Broker Check
When Rates on Short-Term Investments Are Higher Than Long-Term

When Rates on Short-Term Investments Are Higher Than Long-Term

March 20, 2024

A well-diversified portfolio contains various investment classes, including stocks, bonds, real estate, and alternative investments (annuities, commodities, gold, etc.) The movement in interest rates can impact all asset classes, but the portfolio's bond or fixed-income asset class will likely be the most sensitive.

Bonds and cash investments generally represent the conservative side of the portfolio. Bonds are IOUs by the issuer. The bondholder is obligated to receive interest payments twice a year and their principal back at the end of the term. Bonds include short-term and long-term obligations. Since interest payments will be made, we can classify CDs and Money Market funds as fixed-income obligations.

The average interest rate for a one-month of U.S. Treasury Bills from 2001 to 2022 was 1.5%, and for 2013 to 2022, the rate was a paltry .70% - not a significant contributor to portfolio growth in the past two decades. Today's current yields for most all short-term fixed-income investments are above 4.0% and some above 5.0%. Choosing between short-term and long-term bonds can be more challenging when short and long-term rates are equal or inverted.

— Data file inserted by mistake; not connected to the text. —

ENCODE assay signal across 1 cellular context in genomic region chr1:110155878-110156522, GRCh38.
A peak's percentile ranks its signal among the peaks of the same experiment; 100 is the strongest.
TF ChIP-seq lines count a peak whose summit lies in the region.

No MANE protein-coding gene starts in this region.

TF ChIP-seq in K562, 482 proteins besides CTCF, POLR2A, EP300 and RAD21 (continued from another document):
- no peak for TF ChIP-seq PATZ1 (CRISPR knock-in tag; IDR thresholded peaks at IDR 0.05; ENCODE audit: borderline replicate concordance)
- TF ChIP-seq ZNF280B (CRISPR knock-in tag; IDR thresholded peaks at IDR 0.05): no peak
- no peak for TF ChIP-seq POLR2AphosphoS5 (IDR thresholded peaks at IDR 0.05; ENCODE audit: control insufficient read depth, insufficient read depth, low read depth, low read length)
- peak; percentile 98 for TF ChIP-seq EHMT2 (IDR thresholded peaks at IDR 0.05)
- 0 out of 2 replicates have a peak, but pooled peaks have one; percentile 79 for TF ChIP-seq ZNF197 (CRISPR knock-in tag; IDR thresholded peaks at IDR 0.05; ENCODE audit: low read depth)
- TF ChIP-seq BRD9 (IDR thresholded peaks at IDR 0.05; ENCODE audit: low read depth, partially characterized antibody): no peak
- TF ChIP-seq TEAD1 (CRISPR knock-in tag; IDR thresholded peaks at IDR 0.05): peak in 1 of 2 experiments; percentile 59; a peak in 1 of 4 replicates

Below is a Yield Curve - a graph of separate treasury yields for separate bonds with different maturities. For example, on March 19, 2010 (green line), the yield on a 3-month Treasury Bill was .16%. Last Tuesday, it was 5.45%. 


The Yield Curve on March 19, 2010, was a typical yield curve that slopes upward. Lending money on a short-term basis did not earn higher returns than long-term because more risk is associated with longer-term borrowing. 
The Yield Curve on March 19, 2024, is called an "Inverted Yield Curve" since the slope is downward. It has happened before, and some believe it is a sure sign that a recession is coming, but the curve has been inverted since July of 2022, and the economy is not remotely close to entering a recession at this time.  

Short-Term Fixed Income/Bonds

* CDs
* Money Market Funds
* One Month to Two-Year U.S. Treasury Bills